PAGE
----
An Opera for Animals was first staged at Para Site in Hong Kong between 23 March and 2 June 2019, with works by over 48 artists and collectives that use opera as a metaphor for modes of contemporary, cross-disciplinary art-making. The exhibition's second iteration takes up a large portion of the Rockbund Art Museum (RAM) in Shanghai (22 June–25...
Moving across installation, painting, drawing, and writing, Malaysia-born and London-based artist Mandy El-Sayegh explores the political, social, and economic complexities of humanity, using a mosaic of information—from advertising slogans and pornographic imagery to newspaper articles—that she subjects to processes of layering,...
Get Up Stand Up Now: Generations of Black Creative Pioneers at Somerset House in London (12 June–15 September 2019) surveys more than half a century of black creativity in Britain and beyond across the fields of art, film, photography, music, design, fashion, and literature.Curated by Zak Ové, works by approximately 100 intergenerational black...
Geneva—Pace is honoured to present the gallery's first exhibition of Michal Rovner's work in Geneva, at Quai des Bergues, from 30 January to 18 April 2019. The exhibition will feature recent works and follow its 2018 presentation at Pace NY. The exhibition will reflect on the theme of evolution in the representations of text.
Since first showcasing her video work at her Whitney Museum of American Art retrospective in 2002, Rovner has pioneered the use of the moving image as a non-narrative, non-cinematic medium for the creation of painterly images and installations which, like painting and sculpture, conjure the timeless realities in a way the narrative arts cannot. Since her landmark exhibition at the Venice Biennale in 2003, Rovner has expanded her innovations in many directions, backward, into the historical realm defined by the ancient stones she used as both medium and context; and forward into technological systems that allow for novel expression of her imagery.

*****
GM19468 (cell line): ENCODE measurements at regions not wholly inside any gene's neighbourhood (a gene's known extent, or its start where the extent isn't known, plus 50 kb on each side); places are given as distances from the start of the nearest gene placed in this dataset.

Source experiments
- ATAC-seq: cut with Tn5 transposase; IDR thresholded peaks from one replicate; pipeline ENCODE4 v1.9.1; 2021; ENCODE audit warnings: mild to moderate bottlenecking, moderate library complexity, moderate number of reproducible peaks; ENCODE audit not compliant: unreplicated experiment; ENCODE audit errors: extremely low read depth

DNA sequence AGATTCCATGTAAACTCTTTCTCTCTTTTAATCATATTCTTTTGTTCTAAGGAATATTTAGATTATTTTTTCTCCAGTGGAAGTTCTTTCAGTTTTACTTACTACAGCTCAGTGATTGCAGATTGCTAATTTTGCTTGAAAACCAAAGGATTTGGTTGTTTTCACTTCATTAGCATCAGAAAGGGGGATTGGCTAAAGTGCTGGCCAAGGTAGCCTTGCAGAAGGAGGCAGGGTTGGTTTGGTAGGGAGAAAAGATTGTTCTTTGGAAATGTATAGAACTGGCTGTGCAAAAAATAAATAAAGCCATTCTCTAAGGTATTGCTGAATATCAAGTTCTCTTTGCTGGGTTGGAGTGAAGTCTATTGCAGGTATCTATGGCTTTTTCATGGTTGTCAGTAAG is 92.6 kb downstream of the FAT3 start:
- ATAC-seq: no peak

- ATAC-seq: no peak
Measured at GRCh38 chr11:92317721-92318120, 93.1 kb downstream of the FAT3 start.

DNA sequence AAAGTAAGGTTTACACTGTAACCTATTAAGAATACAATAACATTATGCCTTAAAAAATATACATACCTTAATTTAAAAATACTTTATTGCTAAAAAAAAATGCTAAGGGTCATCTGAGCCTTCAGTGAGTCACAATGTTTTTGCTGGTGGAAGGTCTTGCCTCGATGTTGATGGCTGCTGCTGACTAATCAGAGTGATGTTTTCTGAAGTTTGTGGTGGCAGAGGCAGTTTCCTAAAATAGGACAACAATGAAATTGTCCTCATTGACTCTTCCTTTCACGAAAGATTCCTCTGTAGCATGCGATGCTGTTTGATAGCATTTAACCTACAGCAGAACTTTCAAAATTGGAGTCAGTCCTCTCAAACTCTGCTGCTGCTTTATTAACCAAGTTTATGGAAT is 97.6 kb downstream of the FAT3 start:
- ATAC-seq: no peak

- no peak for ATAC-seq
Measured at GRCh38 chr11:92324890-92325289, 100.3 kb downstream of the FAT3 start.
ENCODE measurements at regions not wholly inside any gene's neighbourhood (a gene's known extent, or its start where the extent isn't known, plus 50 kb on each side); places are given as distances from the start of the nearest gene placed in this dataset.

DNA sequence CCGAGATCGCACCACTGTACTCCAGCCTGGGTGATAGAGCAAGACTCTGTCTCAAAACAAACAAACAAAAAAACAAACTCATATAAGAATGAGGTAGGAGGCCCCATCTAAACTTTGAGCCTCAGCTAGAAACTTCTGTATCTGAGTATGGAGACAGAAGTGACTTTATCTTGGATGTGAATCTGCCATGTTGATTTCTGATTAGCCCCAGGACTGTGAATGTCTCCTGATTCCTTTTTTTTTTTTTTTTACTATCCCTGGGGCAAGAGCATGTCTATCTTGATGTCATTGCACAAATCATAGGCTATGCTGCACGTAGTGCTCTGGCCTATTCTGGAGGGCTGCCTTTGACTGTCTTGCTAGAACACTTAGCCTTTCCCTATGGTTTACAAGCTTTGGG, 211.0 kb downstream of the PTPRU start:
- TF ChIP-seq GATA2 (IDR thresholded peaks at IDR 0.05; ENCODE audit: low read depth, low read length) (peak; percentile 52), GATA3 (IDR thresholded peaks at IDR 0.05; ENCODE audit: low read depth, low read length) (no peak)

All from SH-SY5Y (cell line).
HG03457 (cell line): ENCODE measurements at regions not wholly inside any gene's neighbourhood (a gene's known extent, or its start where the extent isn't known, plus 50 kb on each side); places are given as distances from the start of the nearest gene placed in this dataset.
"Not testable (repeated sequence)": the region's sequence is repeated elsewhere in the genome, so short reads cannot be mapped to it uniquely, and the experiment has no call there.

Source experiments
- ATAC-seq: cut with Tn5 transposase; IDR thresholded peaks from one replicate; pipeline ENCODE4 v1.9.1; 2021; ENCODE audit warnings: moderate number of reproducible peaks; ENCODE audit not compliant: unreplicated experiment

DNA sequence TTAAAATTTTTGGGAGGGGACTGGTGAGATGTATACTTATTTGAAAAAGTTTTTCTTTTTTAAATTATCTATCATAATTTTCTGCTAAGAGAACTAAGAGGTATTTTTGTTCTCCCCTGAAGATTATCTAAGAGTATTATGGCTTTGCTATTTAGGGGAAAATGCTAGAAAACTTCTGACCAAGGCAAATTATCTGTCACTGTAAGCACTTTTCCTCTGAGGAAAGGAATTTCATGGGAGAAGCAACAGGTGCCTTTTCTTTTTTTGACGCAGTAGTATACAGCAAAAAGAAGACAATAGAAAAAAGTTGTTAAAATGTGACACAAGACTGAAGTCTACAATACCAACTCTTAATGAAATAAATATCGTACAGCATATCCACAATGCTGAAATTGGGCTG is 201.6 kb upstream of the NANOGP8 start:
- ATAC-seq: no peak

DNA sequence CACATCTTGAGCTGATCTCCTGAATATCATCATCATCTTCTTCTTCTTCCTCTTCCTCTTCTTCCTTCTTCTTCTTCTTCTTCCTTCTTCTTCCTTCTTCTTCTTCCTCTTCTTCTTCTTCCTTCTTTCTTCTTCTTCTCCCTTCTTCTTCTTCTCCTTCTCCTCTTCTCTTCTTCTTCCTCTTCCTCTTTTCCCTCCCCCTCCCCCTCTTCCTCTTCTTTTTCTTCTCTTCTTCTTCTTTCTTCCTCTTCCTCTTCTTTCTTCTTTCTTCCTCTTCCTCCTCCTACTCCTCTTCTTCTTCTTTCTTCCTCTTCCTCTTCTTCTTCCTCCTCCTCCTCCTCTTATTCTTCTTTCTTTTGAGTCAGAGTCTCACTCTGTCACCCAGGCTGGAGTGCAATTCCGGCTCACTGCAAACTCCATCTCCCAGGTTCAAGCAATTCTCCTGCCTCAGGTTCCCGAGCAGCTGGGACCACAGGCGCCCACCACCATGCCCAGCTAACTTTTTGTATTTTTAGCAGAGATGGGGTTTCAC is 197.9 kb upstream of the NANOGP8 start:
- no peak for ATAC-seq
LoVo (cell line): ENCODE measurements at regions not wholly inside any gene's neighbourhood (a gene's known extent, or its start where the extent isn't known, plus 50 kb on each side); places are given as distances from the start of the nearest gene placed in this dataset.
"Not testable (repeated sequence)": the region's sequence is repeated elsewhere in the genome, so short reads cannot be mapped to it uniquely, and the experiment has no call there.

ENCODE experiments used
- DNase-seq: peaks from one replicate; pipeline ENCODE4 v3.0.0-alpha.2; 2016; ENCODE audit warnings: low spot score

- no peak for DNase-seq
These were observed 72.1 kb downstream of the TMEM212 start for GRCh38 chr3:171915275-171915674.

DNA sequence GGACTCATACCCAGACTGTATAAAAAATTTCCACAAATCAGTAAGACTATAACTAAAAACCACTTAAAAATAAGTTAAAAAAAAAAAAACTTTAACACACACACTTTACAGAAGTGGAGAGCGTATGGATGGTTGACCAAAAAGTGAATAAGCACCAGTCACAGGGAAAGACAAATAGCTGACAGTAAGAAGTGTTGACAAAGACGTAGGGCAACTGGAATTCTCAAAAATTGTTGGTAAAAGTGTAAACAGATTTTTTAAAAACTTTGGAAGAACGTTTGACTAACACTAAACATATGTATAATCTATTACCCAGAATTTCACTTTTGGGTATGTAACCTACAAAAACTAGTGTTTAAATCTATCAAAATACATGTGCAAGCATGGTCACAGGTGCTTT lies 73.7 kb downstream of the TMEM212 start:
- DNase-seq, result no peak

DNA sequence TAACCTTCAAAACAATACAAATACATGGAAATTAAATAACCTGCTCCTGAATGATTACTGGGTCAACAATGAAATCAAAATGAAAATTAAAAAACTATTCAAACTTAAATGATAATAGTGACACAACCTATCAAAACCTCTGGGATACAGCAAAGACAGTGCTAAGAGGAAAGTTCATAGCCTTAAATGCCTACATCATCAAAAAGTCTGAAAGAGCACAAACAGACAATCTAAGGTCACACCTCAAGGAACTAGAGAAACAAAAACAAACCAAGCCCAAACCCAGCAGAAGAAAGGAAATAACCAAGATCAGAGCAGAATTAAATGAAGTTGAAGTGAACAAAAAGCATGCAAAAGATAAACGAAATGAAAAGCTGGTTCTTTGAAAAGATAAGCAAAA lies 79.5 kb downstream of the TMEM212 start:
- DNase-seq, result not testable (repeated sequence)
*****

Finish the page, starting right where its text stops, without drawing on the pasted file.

In her oeuvre, Rovner records elements from different places and erases visual information, obscuring specifics of time and place through gestural, abstract qualities and creating a narrative with universal threads.
In Rovner's return to her unique, abstracted language, which consists of duplicated patterns of human movements, she has intensified this visual language. The human figures have lost basic contours, to the point that their humanity becomes difficult to identify. The movement, which apparently repeats itself, has become wilder. The lines, structures and patterns change more rapidly and recall a sense of urgency and warning that permeate our world.
'Across the works in the exhibition, Rovner presents us with the evolution of hieroglyphic-like, narrative-less 'texts.' At first, they are much more representative, clearer, relatively stable; then they become more rapid, fleeting, hard to grasp, ambiguous, alluding to the intensity and communication overload of a reality that allows us to see everything, from the electronic innards of a computer to brain synapses, a reality of barcodes, control panels, matrix charts, microchips, and the like. While the lines of text still invariably feature human figures, human signs and gestures; reading them is becoming harder and harder. In the end, only the writing remains, as a signifier without the signified, striving to be seen, to sparkle, flash, stand out, as if the ultimate representation of human consciousness is signalling for help.'-Yoram Verete.
In Mechanism (2018), one of the central pieces of the exhibition, a massive amount of tiny human figures rotate like a cogwheel, becoming part of a large mechanism. 'We, ourselves are becoming almost like microchips in a big system, a mechanism of the future'-Michal Rovner
Evolution presented at Pace will coincide with Michal Rovner: Dislocation, an exhibition presented at Espace Muraille in Geneva and curated by Laurence Dreyfus.
In 2019, the artist will inaugurate a new large-scale public artwork installed in London's Canary Wharf Crossrail station. It is commissioned by the Canary Wharf Group and the City of London Corporation.
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